“High-flyers Feyenoord had a chance to make it ten wins from ten in the Eredivisie and open up a sizable lead at the top of the league by recording their first league win over Ajax since January 2012 on Sunday afternoon. They failed to do so and just about managed to avoid defeat with a late equalizer, but still remain in control of first place in the standings early on in the campaign.” Outside of the Boot
“The dramatic end to the group stage couldn’t disguise the fact that, for the most part, this has been a slightly disappointing opening to the tournament, yielding just 1.92 goals per game and precious few games of real quality. No side won all three group games, while many of the less-fancied sides troubled their supposed betters. The suggestion is that this is a very open tournament, although there remains the possibility that one of the top sides will suddenly click into gear and surge through to success on July 10. The knockout bracket has yielded an unbalanced final 16, with powers France, Germany, Spain, Italy and England on one half, while Belgium and Portugal benefited from underperforming in the group stage by being given a more favorable rout to navigate on the road to the Stade de France.” SI – Jonathan Wilson
“Fears that lowly ranked sides like Albania and Northern Ireland might dilute the quality of the competition have not materialised. Cynics might say the overall quality was so low that nobody noticed anyway, but the fact is that some of the more fancied teams – the likes of the Czech Republic, Austria, Turkey, Ukraine and Rumania – couldn’t make it past these minnows. The extended format has brought plenty of colour and amazing stories like Iceland’s success to the tournament, and have helped more than make up for the lack of excitement felt elsewhere. But UEFA also got very lucky. Groups E and F were clearly at an advantage, knowing just how many points were needed to advance ahead of other third-placed teams.” red bulletin
“The group stages of Euro 2016 have provided goals and controversies, outrageous skill and dreadful mistakes. With no team able to win every game, but only one side losing all three matches, the tournament has proved more competitive than anyone could have expected. After 36 matches, the action is only just hotting up, but having played three times each, we now have a decent idea about what shape the teams are in.” Daily Mail
“The group stage of Euro 2016 is well underway: From Wednesday until Saturday, all 24 teams will complete their second of three games of group play. And the minute those games are over, many serious fans will start to do math – in their heads, on cocktail napkins or even on spreadsheets – to determine what their teams must do to ensure a place in the knockout stage of the competition. It can be complicated, particularly in this expanded 24-team tournament, where four third-place teams will advance, but we’re here to help you sort through it all. This page provides a big-picture overview in real time, and as soon as teams have completed their first two games – as the teams in Group A and Group B have – we’ll publish a detailed page just for those teams, showing you all the ways they can make the Round of 16.” NY Times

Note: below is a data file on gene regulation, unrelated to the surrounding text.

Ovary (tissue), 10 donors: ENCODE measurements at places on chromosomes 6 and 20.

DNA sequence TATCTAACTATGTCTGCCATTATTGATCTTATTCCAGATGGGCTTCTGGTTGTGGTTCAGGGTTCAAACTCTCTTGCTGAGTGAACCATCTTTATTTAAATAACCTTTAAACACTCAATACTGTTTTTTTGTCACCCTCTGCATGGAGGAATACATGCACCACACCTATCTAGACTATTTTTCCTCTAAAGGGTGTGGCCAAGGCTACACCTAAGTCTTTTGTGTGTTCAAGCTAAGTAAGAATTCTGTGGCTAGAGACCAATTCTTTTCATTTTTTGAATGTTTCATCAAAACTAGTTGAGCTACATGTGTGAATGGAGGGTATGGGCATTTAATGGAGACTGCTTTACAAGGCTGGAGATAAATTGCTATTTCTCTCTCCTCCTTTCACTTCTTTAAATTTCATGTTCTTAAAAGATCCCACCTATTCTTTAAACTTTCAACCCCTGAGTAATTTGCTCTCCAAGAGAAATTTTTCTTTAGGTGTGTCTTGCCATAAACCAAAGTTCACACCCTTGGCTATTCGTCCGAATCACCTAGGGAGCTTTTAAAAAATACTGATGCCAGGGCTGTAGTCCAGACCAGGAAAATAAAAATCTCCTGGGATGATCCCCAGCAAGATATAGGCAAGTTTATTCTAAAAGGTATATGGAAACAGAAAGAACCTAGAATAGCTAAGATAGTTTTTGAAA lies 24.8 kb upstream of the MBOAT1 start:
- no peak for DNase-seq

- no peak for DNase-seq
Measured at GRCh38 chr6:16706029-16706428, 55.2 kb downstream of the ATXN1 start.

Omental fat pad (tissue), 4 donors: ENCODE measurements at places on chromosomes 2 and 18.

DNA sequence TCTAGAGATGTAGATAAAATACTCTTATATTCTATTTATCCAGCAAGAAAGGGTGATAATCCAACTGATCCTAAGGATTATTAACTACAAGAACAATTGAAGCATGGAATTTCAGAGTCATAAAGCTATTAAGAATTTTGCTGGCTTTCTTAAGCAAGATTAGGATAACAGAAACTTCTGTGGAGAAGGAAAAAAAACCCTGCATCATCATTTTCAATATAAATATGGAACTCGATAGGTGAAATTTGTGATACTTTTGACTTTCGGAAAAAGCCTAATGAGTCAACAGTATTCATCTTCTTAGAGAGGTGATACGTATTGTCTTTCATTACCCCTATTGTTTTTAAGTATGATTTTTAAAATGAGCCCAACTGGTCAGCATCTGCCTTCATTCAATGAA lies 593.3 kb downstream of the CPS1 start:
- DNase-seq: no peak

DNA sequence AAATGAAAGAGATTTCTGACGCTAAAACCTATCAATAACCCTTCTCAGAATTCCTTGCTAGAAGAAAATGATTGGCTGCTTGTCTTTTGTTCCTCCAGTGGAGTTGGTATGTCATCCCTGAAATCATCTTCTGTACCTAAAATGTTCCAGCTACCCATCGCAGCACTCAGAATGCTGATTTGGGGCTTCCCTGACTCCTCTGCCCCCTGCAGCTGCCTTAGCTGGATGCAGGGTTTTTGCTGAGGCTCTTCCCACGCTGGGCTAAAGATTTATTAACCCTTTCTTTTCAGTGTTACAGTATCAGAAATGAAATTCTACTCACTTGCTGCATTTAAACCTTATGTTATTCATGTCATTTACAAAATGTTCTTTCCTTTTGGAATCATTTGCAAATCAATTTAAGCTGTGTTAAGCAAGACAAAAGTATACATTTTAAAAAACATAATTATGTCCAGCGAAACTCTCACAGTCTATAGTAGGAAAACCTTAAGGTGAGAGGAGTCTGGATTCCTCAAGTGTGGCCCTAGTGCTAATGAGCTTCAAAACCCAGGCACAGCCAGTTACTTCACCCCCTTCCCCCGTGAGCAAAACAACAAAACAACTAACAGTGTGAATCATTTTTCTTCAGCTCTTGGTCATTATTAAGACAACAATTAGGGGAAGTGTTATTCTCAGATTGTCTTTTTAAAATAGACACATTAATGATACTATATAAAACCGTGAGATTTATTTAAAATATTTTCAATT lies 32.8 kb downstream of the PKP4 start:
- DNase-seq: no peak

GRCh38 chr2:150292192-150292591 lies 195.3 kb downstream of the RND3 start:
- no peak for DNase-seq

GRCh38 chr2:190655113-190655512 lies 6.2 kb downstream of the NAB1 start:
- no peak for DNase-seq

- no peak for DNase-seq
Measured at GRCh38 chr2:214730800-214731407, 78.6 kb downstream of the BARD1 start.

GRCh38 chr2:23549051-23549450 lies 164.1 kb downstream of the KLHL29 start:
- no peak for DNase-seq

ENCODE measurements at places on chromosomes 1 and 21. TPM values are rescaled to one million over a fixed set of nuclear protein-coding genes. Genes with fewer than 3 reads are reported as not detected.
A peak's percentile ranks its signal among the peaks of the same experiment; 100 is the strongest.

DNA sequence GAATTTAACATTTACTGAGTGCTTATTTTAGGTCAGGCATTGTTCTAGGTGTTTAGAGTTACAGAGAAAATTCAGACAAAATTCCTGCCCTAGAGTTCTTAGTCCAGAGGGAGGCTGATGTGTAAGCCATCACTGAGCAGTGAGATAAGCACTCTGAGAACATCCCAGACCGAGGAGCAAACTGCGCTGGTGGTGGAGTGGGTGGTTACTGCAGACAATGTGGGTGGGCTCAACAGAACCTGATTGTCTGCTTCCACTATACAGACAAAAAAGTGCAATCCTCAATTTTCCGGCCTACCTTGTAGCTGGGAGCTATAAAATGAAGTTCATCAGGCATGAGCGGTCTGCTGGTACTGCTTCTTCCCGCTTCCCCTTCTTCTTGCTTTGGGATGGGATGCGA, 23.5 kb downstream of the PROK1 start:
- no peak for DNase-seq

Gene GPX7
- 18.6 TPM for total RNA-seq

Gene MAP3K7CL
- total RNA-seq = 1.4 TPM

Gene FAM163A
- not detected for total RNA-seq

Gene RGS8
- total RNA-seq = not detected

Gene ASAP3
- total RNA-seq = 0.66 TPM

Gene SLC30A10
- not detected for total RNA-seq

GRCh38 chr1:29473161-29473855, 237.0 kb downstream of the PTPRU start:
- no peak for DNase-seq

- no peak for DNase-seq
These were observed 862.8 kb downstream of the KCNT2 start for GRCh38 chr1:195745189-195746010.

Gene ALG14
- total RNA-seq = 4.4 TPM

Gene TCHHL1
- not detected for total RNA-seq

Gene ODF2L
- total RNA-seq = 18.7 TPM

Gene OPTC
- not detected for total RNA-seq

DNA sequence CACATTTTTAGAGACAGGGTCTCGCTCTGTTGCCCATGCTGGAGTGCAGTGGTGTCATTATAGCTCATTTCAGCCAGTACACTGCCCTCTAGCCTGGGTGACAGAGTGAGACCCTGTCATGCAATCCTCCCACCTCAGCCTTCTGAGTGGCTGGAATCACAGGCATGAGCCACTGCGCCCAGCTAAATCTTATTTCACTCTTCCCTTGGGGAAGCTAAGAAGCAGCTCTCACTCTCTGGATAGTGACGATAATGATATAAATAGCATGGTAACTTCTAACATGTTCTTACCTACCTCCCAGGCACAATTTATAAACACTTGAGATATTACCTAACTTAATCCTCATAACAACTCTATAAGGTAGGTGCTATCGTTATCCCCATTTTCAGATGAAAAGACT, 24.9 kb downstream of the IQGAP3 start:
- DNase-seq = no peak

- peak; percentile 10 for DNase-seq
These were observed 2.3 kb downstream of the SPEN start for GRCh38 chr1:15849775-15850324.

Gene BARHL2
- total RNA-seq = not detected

“Every once in a while an individual emerges from relative obscurity. A rags to riches tale. And there’s no better contemporary example than Vincent Janssen, a relentless forward with boundless potential, his debut season in a top-flight league has been nothing short of extraordinary. No doubt when signing for AZ last summer from second tier club Almere City – where he managed 32 goals in 74 games – he was assured of his own abilities but even Janssen couldn’t have envisaged what has since transpired.” Who Scored?
“Johan Cruyff, who has died at the age of 68, was one of football’s greatest and most significant figures. The proof lies in two phrases with which he will always be synonymous. One is ‘Total Football’ – the style epitomised by the Netherlands team, with Cruyff as the centrepiece, who reached the 1974 World Cup final under Rinus Michels before losing to West Germany. It was a philosophy based on the theory that any outfield player could play in any other position on the pitch with comfort. Under his mentor Michels, Cruyff was the embodiment of the supremely skilled, multi-purpose footballer.” BBC (Video)